T-1 link, which is a large capacity carrier that allows for multiple
point, Network Services was also busy setting up an investigative center at the
county administration building. By Friday, April 23, secured office space had
been set aside for the 80 investigators assigned to the Columbine Investigative
Task Force. Network Services equipped the area with 39 phone lines, 40 personal
computers, a special e-mail group, a group site on the county's network system
and network user IDs. Investigators also had their own printers, fax machines,
photocopiers and TV/VCR units.
the other department within the Information Technology Division—the Geographic
Information Services Department (GIS) —worked around the clock to meet the
staggering demand for maps and aerial photos of the school and the surrounding
area. The GIS Department is well known in the county as a source of accurate,
detailed maps, satellite imagery and high- and low-altitude aerial photographs.
initial hours of the crisis, the school district had given dispatchers a rough
floor plan of the school. By midnight, reporters wanted copies as well, and GIS
obtained plans of the upper and lower levels of the school and delivered copies
to Deputy Steve Davis for him to distribute to reporters.
more detailed maps and aerial shots flooded in the next day. Fortunately,
American Reprographics Inc. donated an aerial photo of the school and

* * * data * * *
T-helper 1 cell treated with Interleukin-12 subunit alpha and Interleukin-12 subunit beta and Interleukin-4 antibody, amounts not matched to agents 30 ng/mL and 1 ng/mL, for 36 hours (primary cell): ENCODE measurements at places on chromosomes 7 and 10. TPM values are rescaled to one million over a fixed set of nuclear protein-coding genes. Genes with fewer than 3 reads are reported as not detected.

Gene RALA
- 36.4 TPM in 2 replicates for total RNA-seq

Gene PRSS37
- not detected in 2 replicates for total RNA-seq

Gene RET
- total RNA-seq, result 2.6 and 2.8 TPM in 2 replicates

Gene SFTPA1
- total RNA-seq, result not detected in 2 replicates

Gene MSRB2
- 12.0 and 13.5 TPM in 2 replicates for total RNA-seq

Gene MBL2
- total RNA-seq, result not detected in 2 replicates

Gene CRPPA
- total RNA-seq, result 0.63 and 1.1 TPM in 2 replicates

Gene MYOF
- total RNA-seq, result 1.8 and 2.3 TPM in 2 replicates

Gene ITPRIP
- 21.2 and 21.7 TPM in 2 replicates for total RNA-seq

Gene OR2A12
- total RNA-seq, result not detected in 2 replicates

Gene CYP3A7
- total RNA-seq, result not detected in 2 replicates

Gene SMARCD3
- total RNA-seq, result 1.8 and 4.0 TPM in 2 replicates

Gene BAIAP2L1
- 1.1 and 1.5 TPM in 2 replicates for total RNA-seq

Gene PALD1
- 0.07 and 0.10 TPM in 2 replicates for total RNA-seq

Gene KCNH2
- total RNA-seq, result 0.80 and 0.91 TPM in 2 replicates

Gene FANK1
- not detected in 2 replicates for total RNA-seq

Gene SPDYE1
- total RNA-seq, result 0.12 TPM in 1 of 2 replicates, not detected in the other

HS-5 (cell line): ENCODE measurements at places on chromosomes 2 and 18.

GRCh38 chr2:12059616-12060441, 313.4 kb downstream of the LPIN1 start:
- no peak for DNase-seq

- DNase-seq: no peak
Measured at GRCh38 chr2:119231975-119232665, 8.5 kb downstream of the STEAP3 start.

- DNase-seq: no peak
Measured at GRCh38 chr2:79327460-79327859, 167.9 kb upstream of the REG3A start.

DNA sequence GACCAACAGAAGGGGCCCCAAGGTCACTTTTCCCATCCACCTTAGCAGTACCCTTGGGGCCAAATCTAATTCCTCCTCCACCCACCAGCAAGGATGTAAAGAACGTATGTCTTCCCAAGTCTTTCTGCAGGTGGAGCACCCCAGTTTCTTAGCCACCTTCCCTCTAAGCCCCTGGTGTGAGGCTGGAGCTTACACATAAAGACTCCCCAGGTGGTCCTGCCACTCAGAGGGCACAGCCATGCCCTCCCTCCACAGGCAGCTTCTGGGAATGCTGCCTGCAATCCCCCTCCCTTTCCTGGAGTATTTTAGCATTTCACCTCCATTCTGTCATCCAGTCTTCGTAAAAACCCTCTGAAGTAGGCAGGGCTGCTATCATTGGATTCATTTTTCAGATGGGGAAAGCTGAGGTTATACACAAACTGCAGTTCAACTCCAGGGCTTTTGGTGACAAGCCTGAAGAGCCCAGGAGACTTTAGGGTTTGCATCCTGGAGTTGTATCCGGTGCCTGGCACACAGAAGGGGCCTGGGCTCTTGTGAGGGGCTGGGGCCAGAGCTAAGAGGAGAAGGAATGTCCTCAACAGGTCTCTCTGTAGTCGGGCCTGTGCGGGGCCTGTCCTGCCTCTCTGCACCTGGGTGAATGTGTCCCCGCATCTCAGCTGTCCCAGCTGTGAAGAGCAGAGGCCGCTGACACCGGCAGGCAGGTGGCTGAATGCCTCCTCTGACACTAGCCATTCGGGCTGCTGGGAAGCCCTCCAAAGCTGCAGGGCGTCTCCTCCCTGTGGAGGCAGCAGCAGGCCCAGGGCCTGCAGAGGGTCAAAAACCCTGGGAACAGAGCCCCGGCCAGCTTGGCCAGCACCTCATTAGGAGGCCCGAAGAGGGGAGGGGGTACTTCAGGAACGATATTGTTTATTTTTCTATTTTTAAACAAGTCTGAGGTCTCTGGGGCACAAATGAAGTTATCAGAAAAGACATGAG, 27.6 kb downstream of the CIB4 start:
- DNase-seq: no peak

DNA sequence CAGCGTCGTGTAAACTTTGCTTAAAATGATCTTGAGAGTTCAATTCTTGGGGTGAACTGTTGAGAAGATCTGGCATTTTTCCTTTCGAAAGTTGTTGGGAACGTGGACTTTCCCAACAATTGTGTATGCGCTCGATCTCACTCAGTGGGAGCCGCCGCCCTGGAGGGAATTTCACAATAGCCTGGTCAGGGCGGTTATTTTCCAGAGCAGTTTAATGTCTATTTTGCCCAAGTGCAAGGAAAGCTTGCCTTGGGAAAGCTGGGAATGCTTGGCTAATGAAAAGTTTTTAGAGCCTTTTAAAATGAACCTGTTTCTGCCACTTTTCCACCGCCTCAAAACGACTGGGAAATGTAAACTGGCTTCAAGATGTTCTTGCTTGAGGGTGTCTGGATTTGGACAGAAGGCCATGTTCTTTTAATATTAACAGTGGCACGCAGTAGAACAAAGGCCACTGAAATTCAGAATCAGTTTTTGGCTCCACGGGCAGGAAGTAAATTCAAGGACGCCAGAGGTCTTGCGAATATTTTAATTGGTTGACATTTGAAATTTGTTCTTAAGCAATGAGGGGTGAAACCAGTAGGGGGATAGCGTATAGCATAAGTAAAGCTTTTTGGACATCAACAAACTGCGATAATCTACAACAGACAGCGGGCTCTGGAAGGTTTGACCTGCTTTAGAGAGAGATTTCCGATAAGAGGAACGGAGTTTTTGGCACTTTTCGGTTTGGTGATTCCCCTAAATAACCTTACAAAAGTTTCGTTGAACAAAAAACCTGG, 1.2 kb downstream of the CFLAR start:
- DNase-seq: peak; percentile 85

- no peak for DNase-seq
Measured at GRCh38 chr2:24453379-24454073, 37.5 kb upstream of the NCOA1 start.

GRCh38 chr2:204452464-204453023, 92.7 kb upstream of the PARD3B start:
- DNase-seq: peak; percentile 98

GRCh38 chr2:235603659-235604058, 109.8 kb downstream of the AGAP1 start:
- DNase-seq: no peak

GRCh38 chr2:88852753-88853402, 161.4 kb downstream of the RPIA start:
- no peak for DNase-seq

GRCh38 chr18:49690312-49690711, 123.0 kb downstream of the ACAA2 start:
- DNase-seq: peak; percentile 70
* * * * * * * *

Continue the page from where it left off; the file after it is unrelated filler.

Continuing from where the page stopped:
surrounding area that had been taken just eight or nine days earlier. By then,
GIS had obtained detailed construction and remodeling plans of the school from
the district's facilities department. Taken together, the images gave reporters
and officers a detailed picture of the area.
its success in providing initial maps and floor plans, GIS was asked to serve as
a liaison between the school district and FBI. The FBI needed many precise,
detailed maps for the investigation and the construction of a three-dimensional
model of Columbine High School. The school district provided more than 800 pages
of maps and drawings, which the GIS staff used to collect data for the FBI.
After hours of study, GIS was able to report such details as the exterior and
interior wall elevations and building angles of Columbine High School. That
information was turned over to the FBI to create detailed diagrams and graphics
of the school and campus.